For various practical reasons, the exact date that they were first sent the follow-up questions varied from about 5.5 to about 6.5 months, then some participants did not reply for several weeks after they were initially sent the follow-up questions. If participants did not respond to the survey within one week of it being sent to them, all except a couple (excluded due to ongoing personal communication) were sent an email reminder from another email address. If they did not reply to that within a week, they were sent a text message, if they provided their mobile phone number in the application form. Participants randomised to the intervention group were invited to their one-to-one call within a week of their application and most took up the offer within a month, although a few delayed for several months for various personal reasons. The start date of the online course may have been as soon as the next day or as distant as about 1.5 months from the time of application, depending on when they applied within the given application windows.
We also sent one additional reminder message on the first online course cohort’s Slack channel. We regret this mistake, as it may have increased the difference in response rates between the online course group and the control group, although the response rate difference between intervention and control groups is similar for the first cohort (41% of course participants compared to 33% of control) and the second (36% of course participants, 24% of control).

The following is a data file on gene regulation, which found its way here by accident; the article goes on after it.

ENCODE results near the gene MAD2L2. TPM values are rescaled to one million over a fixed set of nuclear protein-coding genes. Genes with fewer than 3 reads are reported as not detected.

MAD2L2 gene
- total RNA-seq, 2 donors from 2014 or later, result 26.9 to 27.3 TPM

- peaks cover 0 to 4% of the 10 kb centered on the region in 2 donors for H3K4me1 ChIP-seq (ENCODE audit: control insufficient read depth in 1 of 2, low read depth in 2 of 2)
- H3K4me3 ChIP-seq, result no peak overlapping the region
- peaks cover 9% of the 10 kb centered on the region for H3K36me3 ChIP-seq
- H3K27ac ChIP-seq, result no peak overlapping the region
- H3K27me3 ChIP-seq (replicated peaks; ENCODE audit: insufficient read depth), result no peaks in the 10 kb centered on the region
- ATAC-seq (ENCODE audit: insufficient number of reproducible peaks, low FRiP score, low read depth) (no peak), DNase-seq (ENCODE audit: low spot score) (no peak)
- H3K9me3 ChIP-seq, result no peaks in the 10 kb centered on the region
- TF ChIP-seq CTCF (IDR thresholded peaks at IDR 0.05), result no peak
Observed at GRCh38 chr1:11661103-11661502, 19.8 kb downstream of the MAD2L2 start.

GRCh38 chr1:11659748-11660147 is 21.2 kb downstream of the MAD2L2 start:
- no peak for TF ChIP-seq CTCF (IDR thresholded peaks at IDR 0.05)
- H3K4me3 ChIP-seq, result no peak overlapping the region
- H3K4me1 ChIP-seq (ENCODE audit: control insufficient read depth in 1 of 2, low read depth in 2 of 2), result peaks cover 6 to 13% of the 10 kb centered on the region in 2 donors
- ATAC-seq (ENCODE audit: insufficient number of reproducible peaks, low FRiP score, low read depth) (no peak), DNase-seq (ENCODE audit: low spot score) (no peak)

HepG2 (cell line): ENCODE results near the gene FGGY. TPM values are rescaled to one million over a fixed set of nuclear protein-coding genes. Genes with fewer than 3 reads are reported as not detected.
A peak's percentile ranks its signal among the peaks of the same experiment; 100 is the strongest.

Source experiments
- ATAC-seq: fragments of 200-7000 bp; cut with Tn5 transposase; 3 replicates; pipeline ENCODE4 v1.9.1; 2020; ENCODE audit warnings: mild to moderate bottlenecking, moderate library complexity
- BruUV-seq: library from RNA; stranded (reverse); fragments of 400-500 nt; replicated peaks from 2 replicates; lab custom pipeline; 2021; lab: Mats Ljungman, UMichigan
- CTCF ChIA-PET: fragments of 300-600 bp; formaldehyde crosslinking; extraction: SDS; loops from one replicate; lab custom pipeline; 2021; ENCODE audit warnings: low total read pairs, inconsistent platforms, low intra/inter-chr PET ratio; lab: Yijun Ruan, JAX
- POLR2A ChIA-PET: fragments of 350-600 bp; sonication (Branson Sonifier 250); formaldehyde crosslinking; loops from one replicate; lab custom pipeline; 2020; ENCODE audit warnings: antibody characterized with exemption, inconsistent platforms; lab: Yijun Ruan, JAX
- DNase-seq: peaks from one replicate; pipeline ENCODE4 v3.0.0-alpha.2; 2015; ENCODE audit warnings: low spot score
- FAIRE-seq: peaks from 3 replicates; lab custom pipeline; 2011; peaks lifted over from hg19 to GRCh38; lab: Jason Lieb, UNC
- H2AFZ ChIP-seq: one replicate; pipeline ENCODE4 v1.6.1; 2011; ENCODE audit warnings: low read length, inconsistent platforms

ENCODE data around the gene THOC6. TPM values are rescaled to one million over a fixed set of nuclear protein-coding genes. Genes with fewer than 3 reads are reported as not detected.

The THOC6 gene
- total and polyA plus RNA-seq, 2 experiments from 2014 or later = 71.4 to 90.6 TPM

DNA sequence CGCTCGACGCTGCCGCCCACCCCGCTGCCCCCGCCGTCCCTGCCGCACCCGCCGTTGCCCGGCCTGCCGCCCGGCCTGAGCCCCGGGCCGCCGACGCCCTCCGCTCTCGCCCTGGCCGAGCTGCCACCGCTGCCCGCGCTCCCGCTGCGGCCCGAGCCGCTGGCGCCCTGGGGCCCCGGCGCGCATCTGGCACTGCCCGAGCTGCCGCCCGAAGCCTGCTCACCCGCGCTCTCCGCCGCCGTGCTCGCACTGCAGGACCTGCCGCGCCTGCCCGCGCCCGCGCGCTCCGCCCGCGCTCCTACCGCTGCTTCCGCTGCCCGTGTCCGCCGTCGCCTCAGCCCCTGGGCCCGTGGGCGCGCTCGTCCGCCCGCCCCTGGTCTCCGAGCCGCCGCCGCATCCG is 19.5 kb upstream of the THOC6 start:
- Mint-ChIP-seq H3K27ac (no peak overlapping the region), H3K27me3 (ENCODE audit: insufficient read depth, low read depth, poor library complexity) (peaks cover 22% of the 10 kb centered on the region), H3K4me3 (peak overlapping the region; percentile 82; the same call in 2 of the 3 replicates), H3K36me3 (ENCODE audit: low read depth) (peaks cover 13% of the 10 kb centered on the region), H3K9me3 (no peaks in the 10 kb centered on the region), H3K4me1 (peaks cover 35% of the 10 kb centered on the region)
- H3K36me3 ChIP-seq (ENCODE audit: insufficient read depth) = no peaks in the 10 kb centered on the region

See Stephen A. Rains, Timothy R. Levine, and Rene Weber, “Sixty Years of Quantitative Communication Research Summarized: Lessons from 149 Meta-Analyses,” Annals of the International Communication Association 42, no. 2 (April 3, 2018), 105–24 and Jamie Harris, Jacy Reese Anthis, and Kelly Anthis, “Health Behavior Interventions Literature Review,” (July 24, 2020), https://sentienceinstitute.org/health-behavior.
 See footnote 1.
 Susan C. Whiston, Yue Li, Nancy Goodrich Mitts, and Lauren Wright, “Effectiveness of Career Choice Interventions: A Meta-Analytic Replication and Extension,” Journal of Vocational Behavior 100 (2017): 175-184.
 G. Gim, 대학 진로 교과목의 효과에 대한 메타분석 [Meta-analysis of the effectiveness of career college courses] (2015), cited and summarised by Robert Reardon, Carley Peace, and Ivey Burbrink, “College Career Courses and Learner Outputs and Outcomes, 1976-2019” (2020), https://www.career.fsu.edu/sites/g/files/upcbnu746/files/TR61.pdf as having found “a moderate overall effective size of .556.”
 G* Power was used to compute the required sample size a priori — see Franz Faul, Edgar Erdfelder, Albert-Georg Lang, and Axel Buchner, “G* Power 3: A Flexible Statistical Power Analysis Program for the Social, Behavioral, and Biomedical Sciences,” Behavior Research Methods 39, no. 2 (2007), 175-91.
The option “Means: Difference between two independent means (two groups)” was selected. A one-tailed test was selected. The “Effect size d” was set to 0.5, which is the conventional cutoff for “medium” effect sizes, following J. E. Cohen, Statistical Power Analysis for the Behavioral Sciences (Hillsdale, NJ: Lawrence Erlbaum Associates Inc., 1988). Alpha (the risk of false positive results) was set to 0.05, the power (the risk of false negative results) was set to 0.80, and the allocation ratio was set to 1. This suggested that a total sample size of 102 would be needed.